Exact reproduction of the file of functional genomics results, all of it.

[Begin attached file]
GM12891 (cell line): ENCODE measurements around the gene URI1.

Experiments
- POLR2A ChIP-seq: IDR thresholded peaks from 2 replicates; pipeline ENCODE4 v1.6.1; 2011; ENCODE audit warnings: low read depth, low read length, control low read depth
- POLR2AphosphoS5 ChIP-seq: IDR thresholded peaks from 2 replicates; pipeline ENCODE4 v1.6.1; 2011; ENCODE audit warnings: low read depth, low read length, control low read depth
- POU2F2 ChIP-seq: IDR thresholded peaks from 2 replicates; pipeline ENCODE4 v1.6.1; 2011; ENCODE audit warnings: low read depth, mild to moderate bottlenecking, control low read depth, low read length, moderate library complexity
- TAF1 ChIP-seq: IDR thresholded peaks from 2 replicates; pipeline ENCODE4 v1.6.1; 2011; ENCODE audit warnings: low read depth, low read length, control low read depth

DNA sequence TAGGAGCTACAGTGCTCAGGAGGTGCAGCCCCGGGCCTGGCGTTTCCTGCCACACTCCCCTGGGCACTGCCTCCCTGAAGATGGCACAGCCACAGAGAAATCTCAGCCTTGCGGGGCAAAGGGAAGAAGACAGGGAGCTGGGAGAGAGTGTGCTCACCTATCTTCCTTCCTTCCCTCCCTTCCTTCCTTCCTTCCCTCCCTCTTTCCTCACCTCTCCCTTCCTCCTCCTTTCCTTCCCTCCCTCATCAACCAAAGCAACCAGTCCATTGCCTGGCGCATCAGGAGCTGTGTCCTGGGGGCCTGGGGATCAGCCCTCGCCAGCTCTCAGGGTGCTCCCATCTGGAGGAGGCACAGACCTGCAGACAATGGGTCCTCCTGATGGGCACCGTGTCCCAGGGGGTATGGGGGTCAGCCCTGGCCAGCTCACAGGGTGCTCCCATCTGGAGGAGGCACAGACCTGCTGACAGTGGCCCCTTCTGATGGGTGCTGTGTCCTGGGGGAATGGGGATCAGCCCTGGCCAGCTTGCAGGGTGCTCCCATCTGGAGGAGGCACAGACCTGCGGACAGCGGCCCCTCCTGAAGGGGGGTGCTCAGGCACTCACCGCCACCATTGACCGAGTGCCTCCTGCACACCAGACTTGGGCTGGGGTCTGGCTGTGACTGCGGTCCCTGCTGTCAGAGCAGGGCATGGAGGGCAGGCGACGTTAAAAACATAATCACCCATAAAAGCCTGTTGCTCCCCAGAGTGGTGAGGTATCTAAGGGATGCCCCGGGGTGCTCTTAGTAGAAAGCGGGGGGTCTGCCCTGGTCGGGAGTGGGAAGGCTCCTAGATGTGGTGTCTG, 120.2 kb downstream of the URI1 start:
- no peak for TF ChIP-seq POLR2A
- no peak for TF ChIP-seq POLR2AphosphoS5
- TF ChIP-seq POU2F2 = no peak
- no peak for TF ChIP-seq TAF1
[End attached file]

GM12891 (cell line): ENCODE measurements around the gene URI1.

Experiments
- POLR2A ChIP-seq: IDR thresholded peaks from 2 replicates; pipeline ENCODE4 v1.6.1; 2011; ENCODE audit warnings: low read depth, low read length, control low read depth
- POLR2AphosphoS5 ChIP-seq: IDR thresholded peaks from 2 replicates; pipeline ENCODE4 v1.6.1; 2011; ENCODE audit warnings: low read depth, low read length, control low read depth
- POU2F2 ChIP-seq: IDR thresholded peaks from 2 replicates; pipeline ENCODE4 v1.6.1; 2011; ENCODE audit warnings: low read depth, mild to moderate bottlenecking, control low read depth, low read length, moderate library complexity
- TAF1 ChIP-seq: IDR thresholded peaks from 2 replicates; pipeline ENCODE4 v1.6.1; 2011; ENCODE audit warnings: low read depth, low read length, control low read depth

DNA sequence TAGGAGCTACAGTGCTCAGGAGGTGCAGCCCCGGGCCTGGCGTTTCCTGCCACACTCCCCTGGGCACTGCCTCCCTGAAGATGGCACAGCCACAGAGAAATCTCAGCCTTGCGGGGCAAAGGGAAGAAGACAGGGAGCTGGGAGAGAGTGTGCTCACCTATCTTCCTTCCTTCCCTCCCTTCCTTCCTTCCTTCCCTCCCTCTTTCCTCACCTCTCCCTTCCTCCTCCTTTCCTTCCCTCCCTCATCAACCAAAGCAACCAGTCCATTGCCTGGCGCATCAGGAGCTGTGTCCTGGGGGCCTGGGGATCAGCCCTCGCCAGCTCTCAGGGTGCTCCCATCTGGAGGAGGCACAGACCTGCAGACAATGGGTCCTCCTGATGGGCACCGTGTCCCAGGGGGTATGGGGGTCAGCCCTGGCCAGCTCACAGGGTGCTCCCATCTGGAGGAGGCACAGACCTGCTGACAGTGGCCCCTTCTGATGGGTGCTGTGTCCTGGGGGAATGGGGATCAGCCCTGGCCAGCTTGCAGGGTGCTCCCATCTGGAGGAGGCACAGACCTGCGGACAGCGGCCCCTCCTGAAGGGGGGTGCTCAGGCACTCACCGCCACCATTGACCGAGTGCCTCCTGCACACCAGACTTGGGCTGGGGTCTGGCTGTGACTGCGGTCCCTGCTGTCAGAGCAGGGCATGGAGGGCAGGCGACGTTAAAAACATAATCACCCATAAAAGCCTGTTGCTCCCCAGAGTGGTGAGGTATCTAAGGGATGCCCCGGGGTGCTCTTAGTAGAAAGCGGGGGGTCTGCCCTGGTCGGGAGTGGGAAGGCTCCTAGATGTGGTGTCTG, 120.2 kb downstream of the URI1 start:
- no peak for TF ChIP-seq POLR2A
- no peak for TF ChIP-seq POLR2AphosphoS5
- TF ChIP-seq POU2F2 = no peak
- no peak for TF ChIP-seq TAF1